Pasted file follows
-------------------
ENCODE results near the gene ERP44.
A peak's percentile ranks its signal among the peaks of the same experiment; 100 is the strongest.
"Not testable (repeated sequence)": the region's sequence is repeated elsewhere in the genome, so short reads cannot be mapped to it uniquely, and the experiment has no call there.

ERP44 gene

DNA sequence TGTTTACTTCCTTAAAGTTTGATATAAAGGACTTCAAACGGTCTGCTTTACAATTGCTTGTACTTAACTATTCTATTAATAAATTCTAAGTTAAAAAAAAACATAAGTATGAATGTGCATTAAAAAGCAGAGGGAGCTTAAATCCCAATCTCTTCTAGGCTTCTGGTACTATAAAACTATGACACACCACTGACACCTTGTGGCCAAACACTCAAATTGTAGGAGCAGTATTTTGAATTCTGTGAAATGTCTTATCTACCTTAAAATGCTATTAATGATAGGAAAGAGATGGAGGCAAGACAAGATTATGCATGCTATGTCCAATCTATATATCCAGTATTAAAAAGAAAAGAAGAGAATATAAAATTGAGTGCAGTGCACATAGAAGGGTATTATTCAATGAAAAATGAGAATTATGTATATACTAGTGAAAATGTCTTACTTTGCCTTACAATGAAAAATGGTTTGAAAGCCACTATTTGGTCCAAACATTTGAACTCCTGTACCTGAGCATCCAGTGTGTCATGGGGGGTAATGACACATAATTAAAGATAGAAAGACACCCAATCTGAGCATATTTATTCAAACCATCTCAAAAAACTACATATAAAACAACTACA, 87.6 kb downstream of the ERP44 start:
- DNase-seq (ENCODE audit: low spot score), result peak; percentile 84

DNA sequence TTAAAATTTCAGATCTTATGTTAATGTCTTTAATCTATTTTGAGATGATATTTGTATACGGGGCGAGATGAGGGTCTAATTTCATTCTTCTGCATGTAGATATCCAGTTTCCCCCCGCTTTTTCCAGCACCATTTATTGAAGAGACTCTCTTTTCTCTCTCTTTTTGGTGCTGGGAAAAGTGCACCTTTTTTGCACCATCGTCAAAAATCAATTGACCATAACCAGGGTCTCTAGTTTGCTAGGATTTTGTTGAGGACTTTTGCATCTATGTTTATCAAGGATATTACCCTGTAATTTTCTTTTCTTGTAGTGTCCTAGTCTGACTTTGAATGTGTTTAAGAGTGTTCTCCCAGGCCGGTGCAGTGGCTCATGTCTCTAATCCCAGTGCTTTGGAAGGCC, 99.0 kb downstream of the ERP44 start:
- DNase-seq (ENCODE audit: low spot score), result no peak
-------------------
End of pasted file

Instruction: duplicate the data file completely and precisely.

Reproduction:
ENCODE results near the gene ERP44.
A peak's percentile ranks its signal among the peaks of the same experiment; 100 is the strongest.
"Not testable (repeated sequence)": the region's sequence is repeated elsewhere in the genome, so short reads cannot be mapped to it uniquely, and the experiment has no call there.

ERP44 gene

DNA sequence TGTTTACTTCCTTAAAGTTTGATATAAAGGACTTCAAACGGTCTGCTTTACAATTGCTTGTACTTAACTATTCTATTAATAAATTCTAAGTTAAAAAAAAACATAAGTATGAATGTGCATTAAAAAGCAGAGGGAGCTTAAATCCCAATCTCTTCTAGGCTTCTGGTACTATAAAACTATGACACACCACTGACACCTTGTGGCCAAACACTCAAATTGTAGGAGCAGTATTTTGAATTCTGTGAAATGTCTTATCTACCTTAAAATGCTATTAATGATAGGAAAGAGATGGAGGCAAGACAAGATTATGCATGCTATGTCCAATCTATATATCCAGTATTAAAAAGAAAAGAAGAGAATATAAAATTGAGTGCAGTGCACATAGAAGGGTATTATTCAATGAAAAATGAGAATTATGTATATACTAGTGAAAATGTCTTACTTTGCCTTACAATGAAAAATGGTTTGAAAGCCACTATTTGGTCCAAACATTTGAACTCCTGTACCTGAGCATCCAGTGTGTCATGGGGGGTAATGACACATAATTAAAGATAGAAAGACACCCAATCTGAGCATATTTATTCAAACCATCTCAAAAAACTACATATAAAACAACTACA, 87.6 kb downstream of the ERP44 start:
- DNase-seq (ENCODE audit: low spot score), result peak; percentile 84

DNA sequence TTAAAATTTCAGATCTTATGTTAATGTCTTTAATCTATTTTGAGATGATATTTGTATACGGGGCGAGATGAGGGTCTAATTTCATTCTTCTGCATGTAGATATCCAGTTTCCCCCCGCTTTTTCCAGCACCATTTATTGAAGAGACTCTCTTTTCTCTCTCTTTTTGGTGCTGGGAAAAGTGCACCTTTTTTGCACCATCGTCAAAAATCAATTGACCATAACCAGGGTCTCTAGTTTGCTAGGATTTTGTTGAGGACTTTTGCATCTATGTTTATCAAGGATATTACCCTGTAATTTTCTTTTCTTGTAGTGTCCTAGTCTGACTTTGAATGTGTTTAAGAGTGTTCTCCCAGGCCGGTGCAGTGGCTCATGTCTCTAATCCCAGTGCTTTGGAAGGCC, 99.0 kb downstream of the ERP44 start:
- DNase-seq (ENCODE audit: low spot score), result no peak